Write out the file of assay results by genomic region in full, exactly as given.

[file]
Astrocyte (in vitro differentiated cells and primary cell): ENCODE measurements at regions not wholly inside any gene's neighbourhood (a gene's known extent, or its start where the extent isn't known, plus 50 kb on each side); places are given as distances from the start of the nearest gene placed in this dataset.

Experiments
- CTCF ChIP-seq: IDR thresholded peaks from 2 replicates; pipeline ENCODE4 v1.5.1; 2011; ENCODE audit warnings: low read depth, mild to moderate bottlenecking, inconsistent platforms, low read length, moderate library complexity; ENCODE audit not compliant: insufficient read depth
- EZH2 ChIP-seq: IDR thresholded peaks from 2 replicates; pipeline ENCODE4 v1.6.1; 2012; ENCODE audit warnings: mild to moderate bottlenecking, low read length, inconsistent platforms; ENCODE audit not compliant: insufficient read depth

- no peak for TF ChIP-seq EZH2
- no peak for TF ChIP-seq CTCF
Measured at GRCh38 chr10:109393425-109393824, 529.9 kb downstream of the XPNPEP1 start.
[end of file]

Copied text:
Astrocyte (in vitro differentiated cells and primary cell): ENCODE measurements at regions not wholly inside any gene's neighbourhood (a gene's known extent, or its start where the extent isn't known, plus 50 kb on each side); places are given as distances from the start of the nearest gene placed in this dataset.

Experiments
- CTCF ChIP-seq: IDR thresholded peaks from 2 replicates; pipeline ENCODE4 v1.5.1; 2011; ENCODE audit warnings: low read depth, mild to moderate bottlenecking, inconsistent platforms, low read length, moderate library complexity; ENCODE audit not compliant: insufficient read depth
- EZH2 ChIP-seq: IDR thresholded peaks from 2 replicates; pipeline ENCODE4 v1.6.1; 2012; ENCODE audit warnings: mild to moderate bottlenecking, low read length, inconsistent platforms; ENCODE audit not compliant: insufficient read depth

- no peak for TF ChIP-seq EZH2
- no peak for TF ChIP-seq CTCF
Measured at GRCh38 chr10:109393425-109393824, 529.9 kb downstream of the XPNPEP1 start.